Blogging Beyond the Numbers

Patronage Dividends under the New Tax Law
Posted by: Bruce Mayer 2 months ago

On March 23, 2018 Congress passed an amendment to the new tax law that removed patronage dividends from being eligible for the 20% business pass through deduction.

This was done to alleviate an issue they called the “Grain Glitch” where private grain elevators were significantly disadvantaged.  Using per unit retains, a form of patronage dividends, farmers could deduct 20% from the gross proceeds of their sales to a cooperative grain elevator but not to a privately held grain elevator.  The fix was to completely remove patronage dividends from the new Section 199A that provided the 20% business pass through deduction.  Congress simultaneously reinstated the Domestic Production Activities Deductions (DPAD) for agricultural cooperatives.  This had been the original intention of the Senators who added patronage dividends to the 20% pass through business deduction in order to help offset the loss of the DPAD which was removed from the tax code with the tax law change.

So where does this leave co-ops?

For most co-op members this has little effect.  The 20% pass through business deduction applies at the individual tax level.  So only income received by an individual from a business pass through entity will allow an individual to use the 20% deduction.

For food co-ops, consumer retail co-ops, housing co-ops, rural electric and many other co-ops their members have the personal use exemption and were not paying tax anyway.  For purchasing co-ops their members are generally LLCs or S-corporations so they have the opportunity for the 20% pass through business deduction once the income passes through that LLC or S-corporation.  Farmers are generally a Schedule F, LLC, or an S-corporation so they get the 20% deduction through those.  An independent contractor member of co-op can use a Schedule C, LLC, or S-corporation to get the 20%.  The primary co-op group losing out in this change is Subchapter T worker co-ops.  I have added an article on what specific things should be considered by worker co-ops now.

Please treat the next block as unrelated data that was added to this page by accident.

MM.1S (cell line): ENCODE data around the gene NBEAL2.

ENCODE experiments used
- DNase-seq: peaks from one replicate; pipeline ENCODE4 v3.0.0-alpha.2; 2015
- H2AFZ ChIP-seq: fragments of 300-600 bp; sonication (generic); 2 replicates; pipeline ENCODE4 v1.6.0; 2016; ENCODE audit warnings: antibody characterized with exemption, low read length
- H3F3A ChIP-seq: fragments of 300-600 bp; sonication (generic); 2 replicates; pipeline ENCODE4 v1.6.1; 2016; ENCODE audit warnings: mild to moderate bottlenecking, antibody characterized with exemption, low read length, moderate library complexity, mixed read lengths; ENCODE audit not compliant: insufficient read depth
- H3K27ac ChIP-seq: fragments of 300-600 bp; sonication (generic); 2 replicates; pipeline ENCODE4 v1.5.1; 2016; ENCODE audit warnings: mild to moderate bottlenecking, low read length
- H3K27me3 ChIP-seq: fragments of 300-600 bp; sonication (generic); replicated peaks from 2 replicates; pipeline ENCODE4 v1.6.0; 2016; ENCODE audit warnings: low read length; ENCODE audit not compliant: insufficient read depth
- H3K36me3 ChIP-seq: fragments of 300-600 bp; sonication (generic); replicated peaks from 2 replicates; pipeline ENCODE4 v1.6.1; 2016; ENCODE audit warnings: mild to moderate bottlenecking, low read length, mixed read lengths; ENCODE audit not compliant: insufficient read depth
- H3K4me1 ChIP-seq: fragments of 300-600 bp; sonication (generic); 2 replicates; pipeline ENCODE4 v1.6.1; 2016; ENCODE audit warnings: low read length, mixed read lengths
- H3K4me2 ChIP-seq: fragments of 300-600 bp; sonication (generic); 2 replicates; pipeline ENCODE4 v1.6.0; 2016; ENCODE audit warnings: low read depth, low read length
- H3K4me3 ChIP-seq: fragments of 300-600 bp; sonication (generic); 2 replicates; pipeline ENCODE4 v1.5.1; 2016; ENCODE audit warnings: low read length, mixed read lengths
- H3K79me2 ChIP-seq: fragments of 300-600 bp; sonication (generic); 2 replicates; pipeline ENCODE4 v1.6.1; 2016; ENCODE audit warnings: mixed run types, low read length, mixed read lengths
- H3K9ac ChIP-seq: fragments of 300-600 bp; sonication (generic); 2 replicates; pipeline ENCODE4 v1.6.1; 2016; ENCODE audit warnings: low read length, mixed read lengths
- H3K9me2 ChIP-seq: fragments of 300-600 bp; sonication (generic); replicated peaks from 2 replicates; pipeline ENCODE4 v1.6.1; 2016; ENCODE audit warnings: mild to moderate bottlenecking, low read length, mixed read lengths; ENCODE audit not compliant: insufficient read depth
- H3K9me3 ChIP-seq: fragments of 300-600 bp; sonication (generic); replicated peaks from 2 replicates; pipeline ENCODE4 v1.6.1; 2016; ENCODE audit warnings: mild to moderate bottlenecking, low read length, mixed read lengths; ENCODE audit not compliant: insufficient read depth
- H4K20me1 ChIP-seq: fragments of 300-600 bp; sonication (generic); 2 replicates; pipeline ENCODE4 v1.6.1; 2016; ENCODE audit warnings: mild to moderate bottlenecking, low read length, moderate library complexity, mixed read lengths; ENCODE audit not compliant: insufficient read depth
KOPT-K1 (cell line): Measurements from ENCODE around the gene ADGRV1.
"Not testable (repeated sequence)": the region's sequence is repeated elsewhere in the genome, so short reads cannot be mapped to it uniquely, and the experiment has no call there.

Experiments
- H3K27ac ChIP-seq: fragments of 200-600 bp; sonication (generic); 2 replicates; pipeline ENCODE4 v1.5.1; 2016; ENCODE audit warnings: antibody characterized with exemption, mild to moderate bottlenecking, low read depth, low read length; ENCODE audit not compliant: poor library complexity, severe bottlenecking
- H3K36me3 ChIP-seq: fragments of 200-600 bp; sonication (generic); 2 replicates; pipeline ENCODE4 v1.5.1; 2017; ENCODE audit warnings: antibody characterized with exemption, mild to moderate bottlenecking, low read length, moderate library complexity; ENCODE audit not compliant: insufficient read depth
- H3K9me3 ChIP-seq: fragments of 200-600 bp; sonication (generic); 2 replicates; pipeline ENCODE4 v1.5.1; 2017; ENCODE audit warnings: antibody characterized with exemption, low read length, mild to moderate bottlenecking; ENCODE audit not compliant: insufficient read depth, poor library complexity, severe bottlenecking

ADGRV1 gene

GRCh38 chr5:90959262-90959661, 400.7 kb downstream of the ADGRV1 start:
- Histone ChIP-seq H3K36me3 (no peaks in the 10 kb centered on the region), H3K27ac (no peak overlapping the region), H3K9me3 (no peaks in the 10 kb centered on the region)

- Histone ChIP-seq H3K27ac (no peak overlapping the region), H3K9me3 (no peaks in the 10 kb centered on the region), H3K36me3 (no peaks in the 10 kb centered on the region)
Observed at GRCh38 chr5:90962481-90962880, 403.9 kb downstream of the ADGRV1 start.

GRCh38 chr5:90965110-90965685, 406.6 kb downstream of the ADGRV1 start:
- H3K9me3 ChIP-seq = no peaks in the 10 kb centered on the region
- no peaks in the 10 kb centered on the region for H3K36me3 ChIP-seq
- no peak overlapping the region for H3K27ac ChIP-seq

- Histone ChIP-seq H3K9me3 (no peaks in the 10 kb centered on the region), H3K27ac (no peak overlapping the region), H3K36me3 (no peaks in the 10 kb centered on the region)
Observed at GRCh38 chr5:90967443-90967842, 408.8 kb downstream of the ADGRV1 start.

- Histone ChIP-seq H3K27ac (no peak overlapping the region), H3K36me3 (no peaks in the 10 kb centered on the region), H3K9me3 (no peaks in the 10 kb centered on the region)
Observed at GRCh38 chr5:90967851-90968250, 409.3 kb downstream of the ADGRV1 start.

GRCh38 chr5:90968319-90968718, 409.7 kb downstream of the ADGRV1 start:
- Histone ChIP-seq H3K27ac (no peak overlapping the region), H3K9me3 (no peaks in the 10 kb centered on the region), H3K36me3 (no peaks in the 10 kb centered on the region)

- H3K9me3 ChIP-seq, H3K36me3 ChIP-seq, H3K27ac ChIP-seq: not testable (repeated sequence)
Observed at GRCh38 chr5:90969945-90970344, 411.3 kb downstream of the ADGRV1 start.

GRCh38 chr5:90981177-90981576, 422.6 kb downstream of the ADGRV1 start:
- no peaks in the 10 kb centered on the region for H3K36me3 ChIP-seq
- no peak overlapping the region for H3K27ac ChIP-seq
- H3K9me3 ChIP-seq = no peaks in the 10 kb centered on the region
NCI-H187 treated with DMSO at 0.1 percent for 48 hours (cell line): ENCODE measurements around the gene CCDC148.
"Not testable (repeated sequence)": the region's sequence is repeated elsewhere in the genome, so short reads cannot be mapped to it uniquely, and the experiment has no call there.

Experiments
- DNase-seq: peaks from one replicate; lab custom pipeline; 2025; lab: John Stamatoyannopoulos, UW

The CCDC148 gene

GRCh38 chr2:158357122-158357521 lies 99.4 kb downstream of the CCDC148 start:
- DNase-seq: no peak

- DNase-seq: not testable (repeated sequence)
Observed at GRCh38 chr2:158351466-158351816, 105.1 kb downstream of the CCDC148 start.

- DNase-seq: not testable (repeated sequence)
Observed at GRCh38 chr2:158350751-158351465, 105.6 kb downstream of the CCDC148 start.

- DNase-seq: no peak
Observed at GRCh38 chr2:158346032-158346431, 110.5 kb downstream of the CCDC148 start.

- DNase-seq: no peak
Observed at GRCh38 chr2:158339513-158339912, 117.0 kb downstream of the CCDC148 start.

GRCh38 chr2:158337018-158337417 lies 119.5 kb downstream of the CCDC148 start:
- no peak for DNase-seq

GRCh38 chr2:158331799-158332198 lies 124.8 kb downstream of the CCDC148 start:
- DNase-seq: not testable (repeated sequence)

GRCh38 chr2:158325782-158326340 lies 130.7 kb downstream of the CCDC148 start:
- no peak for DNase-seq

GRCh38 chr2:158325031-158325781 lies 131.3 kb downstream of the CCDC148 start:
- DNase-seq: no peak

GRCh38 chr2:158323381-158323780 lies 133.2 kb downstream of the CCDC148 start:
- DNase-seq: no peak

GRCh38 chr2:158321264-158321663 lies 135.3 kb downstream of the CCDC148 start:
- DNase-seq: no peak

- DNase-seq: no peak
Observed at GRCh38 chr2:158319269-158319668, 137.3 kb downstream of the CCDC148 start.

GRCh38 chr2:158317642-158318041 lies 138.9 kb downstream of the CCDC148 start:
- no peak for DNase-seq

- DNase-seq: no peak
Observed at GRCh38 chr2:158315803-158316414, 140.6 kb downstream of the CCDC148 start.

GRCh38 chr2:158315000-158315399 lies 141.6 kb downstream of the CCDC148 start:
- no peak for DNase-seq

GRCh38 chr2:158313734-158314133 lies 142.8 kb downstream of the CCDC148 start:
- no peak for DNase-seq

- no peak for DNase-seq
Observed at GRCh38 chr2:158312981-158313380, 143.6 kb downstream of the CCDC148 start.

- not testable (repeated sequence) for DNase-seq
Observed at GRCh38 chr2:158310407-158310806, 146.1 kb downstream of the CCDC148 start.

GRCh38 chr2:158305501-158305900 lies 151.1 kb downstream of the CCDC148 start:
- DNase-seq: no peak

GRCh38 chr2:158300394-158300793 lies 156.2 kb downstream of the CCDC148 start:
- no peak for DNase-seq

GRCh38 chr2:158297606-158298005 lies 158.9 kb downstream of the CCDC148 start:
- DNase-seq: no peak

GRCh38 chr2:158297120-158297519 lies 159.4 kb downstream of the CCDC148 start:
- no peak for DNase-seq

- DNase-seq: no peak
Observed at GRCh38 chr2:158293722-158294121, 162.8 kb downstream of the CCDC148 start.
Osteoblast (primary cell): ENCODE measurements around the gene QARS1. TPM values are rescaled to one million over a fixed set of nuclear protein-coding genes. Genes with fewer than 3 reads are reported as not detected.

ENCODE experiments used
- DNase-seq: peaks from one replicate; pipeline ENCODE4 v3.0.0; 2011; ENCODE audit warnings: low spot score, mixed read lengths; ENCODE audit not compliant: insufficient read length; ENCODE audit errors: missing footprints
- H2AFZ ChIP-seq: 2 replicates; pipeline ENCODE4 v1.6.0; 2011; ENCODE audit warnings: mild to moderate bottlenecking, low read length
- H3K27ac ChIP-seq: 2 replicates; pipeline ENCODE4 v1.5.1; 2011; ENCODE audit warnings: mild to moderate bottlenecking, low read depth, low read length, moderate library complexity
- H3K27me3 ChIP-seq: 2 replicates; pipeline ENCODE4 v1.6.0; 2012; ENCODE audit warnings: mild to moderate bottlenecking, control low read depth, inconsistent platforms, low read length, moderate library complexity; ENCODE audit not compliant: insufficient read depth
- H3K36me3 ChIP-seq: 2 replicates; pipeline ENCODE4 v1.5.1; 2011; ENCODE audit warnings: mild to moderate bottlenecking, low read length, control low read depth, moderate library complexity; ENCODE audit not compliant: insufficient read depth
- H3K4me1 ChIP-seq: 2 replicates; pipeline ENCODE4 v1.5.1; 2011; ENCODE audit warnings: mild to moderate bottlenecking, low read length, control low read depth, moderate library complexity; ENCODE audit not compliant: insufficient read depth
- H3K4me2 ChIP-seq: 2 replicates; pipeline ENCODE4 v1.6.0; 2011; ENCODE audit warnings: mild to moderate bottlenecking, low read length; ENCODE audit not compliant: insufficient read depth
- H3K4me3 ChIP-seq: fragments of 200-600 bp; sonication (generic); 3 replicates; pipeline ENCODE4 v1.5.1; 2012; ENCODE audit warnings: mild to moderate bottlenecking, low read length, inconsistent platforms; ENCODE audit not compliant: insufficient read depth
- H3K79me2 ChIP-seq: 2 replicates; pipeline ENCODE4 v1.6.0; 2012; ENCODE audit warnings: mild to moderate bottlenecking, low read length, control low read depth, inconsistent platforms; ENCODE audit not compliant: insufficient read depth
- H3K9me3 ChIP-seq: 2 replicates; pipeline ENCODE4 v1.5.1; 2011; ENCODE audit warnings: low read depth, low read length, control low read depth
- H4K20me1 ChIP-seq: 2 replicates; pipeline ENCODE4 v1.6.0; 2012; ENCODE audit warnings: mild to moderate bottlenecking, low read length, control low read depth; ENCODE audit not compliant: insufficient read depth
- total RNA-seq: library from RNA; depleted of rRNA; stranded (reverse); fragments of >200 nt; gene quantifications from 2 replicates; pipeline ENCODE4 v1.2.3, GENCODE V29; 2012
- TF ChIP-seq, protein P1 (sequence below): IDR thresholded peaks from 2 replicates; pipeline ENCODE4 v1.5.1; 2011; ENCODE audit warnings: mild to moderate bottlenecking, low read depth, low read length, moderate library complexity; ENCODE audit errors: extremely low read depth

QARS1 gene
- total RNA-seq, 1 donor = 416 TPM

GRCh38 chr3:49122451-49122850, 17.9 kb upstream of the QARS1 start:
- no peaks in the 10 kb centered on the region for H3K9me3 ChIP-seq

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About the Author

Bruce Mayer

Bruce Mayer, MBA, CPA currently serves as a Partner in the Assurance Department, working primarily on audits and tax returns of cooperatives, nonprofits, employee benefit plans and commercial businesses.  Bruce performs audits of all kinds and provides consulting services on taxation of nonprofits and cooperatives.  Bruce enjoys helping clients solve problems and providing clients advice on accounting and tax strategies that meet their needs.



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